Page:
author = "Rapha{\"e}le Castagn{\'e} and Cyrille Delpierre and Michelle Kelly-Irving and Gianluca Campanella and Florence Guida and Vittorio Krogh and Domenico Palli and Salvatore Panico and Carlotta Sacerdote and Rosario Tumino and Soterios Kyrtopoulos and Hosnijeh, {Fatemeh Saberi} and Thierry Lang and Roel Vermeulen and Paolo Vineis and Silvia Stringhini and Marc Chadeau-Hyam",
year = "2016",
month = "4",
day = "27",
doi = "10.1038/srep25170",
language = "English",
volume = "6",
journal = "Scientific Reports",
issn = "2045-2322",
publisher = "Nature Publishing Group",

}

TY - JOUR

T1 - A life course approach to explore the biological embedding of socioeconomic position and social mobility through circulating inflammatory markers

AU - Castagné, Raphaële

AU - Delpierre, Cyrille

AU - Kelly-Irving, Michelle

AU - Campanella, Gianluca

AU - Guida, Florence

AU - Krogh, Vittorio

AU - Palli, Domenico

AU - Panico, Salvatore

AU - Sacerdote, Carlotta

AU - Tumino, Rosario

AU - Kyrtopoulos, Soterios

AU - Hosnijeh, Fatemeh Saberi

AU - Lang, Thierry

AU - Vermeulen, Roel

AU - Vineis, Paolo

AU - Stringhini, Silvia

AU - Chadeau-Hyam, Marc

PY - 2016/4/27

Y1 - 2016/4/27

N2 - Lower socioeconomic position (SEP) has consistently been associated with poorer health. To explore potential biological embedding and the consequences of SEP experiences from early life to adulthood, we investigate how SEP indicators at different points across the life course may be related to a combination of 28 inflammation markers. Using blood-derived inflammation profiles measured by a multiplex array in 268 participants from the Italian component of the European Prospective Investigation into Cancer and Nutrition cohort, we evaluate the association between early life, young adulthood and later adulthood SEP with each inflammatory markers separately, or by combining them into an inflammatory score. We identified an increased inflammatory burden in participants whose father had a manual occupation, through increased plasma levels of CSF3 (G-CSF; β = 0.29; P = 0.002), and an increased inflammatory score (β = 1.96; P = 0.029). Social mobility was subsequently modelled by the interaction between father's occupation and the highest household occupation, revealing a significant difference between "stable Non-manual" profiles over the life course versus "Manual to Nonmanual" profiles (β = 2.38, P = 0.023). Low SEP in childhood is associated with modest increase in adult inflammatory burden; however, the analysis of social mobility suggests a stronger effect of an upward social mobility over the life course.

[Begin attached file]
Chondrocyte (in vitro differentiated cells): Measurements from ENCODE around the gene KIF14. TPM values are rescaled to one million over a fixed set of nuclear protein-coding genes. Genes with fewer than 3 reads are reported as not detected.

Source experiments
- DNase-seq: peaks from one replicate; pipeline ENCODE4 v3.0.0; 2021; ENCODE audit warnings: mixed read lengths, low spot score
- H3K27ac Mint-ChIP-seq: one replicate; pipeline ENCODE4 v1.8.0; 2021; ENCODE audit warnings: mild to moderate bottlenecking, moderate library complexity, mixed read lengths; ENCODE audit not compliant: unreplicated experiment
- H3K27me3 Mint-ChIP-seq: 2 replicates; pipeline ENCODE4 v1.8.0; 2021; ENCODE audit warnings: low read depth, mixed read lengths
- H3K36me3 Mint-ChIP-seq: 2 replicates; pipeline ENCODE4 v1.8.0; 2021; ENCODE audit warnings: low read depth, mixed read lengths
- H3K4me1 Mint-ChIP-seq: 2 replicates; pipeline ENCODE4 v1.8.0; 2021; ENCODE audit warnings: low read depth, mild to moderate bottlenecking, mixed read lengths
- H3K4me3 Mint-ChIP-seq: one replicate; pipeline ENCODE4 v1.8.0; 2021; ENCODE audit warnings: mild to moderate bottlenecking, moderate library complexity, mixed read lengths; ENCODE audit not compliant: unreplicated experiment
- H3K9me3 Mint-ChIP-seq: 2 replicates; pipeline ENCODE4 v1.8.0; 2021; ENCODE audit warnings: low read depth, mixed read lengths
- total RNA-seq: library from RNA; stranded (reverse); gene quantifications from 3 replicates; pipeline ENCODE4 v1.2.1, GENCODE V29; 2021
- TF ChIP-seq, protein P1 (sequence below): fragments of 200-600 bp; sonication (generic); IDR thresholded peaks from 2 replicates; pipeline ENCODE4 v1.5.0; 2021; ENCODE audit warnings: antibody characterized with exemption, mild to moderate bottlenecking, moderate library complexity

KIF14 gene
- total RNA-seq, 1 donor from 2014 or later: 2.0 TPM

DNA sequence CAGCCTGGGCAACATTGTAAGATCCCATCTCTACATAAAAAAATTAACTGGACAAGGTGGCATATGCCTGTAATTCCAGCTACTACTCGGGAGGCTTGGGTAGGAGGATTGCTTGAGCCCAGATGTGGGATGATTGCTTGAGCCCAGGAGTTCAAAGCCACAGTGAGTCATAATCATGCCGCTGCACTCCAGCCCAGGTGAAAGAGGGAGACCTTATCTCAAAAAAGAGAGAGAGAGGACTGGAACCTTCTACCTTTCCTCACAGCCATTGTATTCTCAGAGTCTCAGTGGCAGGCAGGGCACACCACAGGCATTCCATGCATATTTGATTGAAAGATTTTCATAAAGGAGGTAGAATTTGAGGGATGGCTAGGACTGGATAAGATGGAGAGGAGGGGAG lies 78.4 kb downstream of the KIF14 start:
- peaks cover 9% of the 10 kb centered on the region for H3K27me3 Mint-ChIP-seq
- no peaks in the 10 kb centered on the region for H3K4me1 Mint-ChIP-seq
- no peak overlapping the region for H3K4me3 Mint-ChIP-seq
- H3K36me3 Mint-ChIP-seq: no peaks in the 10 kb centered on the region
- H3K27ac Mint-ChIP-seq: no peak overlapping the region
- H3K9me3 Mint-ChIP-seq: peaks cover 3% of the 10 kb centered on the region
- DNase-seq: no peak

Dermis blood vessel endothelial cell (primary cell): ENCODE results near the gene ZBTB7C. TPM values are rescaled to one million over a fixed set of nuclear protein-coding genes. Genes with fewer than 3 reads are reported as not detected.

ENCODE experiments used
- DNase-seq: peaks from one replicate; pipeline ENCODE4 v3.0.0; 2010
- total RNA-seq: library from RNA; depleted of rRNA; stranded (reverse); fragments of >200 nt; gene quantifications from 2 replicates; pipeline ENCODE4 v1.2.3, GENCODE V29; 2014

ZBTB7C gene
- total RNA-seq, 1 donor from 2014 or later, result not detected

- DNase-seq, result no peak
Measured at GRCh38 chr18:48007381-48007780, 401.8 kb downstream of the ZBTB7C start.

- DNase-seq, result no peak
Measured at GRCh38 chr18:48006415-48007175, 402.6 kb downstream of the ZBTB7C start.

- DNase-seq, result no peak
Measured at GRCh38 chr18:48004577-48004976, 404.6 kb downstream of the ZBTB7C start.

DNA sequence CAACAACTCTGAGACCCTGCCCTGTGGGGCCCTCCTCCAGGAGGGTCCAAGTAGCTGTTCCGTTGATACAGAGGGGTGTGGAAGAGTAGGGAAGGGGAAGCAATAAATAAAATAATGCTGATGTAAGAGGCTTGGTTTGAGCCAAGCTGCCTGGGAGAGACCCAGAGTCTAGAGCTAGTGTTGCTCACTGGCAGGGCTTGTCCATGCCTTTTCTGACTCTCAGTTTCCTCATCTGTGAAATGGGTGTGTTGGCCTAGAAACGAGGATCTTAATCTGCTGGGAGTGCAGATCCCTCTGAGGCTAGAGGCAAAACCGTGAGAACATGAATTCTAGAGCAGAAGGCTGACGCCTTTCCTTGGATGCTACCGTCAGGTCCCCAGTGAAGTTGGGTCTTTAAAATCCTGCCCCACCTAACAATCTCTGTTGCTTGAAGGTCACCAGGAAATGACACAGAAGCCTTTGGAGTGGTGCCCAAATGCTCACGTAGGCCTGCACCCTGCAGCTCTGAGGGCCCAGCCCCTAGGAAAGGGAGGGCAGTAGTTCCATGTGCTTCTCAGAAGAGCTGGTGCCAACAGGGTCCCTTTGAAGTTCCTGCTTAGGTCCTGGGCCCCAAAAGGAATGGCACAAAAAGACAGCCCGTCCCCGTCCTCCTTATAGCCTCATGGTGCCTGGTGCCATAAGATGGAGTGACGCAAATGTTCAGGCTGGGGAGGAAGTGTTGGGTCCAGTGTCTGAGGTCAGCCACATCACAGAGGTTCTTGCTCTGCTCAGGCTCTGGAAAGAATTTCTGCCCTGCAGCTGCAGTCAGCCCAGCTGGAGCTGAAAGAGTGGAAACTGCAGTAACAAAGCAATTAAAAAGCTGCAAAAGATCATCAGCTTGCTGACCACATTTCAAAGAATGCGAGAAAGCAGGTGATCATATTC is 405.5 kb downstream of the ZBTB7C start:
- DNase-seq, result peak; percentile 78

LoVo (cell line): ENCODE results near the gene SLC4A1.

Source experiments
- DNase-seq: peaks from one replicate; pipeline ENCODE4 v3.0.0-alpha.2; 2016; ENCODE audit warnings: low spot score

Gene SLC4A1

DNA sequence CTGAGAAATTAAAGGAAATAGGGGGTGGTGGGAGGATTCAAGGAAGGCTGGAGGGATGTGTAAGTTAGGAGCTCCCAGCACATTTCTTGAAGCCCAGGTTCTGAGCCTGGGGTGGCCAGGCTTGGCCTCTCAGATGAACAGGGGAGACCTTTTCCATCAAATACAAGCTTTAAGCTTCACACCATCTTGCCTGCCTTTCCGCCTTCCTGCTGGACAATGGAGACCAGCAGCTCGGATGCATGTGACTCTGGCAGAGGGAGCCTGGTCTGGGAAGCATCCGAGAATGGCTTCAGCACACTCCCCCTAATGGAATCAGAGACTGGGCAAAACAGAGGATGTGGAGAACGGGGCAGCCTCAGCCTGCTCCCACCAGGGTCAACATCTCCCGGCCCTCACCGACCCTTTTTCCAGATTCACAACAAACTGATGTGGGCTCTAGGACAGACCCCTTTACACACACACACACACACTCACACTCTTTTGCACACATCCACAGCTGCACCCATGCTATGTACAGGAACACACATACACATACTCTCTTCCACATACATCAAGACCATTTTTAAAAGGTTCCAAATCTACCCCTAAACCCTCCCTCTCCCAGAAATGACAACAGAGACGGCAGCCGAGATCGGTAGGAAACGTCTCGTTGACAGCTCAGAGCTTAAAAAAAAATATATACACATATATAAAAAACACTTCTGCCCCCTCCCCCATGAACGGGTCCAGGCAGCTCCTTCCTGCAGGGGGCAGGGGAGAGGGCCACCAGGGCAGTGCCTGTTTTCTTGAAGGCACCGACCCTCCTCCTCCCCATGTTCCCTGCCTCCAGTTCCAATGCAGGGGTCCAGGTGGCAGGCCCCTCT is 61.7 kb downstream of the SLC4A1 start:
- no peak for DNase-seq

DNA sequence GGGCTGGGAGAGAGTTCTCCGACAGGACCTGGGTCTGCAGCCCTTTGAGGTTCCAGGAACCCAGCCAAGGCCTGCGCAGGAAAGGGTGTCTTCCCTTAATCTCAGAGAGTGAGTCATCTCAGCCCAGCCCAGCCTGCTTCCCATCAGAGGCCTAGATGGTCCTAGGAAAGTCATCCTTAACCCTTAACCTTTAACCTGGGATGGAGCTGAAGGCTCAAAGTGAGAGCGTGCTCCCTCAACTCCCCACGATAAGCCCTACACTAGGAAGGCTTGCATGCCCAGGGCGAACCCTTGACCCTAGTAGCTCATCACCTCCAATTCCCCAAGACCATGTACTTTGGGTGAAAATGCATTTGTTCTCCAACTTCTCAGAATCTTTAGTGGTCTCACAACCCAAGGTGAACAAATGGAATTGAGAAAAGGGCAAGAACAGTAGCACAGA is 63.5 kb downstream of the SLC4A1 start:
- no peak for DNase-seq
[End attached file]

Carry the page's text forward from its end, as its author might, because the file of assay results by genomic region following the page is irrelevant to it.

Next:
AB - Lower socioeconomic position (SEP) has consistently been associated with poorer health. To explore potential biological embedding and the consequences of SEP experiences from early life to adulthood, we investigate how SEP indicators at different points across the life course may be related to a combination of 28 inflammation markers. Using blood-derived inflammation profiles measured by a multiplex array in 268 participants from the Italian component of the European Prospective Investigation into Cancer and Nutrition cohort, we evaluate the association between early life, young adulthood and later adulthood SEP with each inflammatory markers separately, or by combining them into an inflammatory score. We identified an increased inflammatory burden in participants whose father had a manual occupation, through increased plasma levels of CSF3 (G-CSF; β = 0.29; P = 0.002), and an increased inflammatory score (β = 1.96; P = 0.029). Social mobility was subsequently modelled by the interaction between father's occupation and the highest household occupation, revealing a significant difference between "stable Non-manual" profiles over the life course versus "Manual to Nonmanual" profiles (β = 2.38, P = 0.023). Low SEP in childhood is associated with modest increase in adult inflammatory burden; however, the analysis of social mobility suggests a stronger effect of an upward social mobility over the life course.

UR - http://www.scopus.com/inward/record.url?scp=84964621908&partnerID=8YFLogxK

UR - http://www.scopus.com/inward/citedby.url?scp=84964621908&partnerID=8YFLogxK

U2 - 10.1038/srep25170

DO - 10.1038/srep25170

M3 - Article

VL - 6

JO - Scientific Reports

JF - Scientific Reports

SN - 2045-2322

M1 - 25170

ER -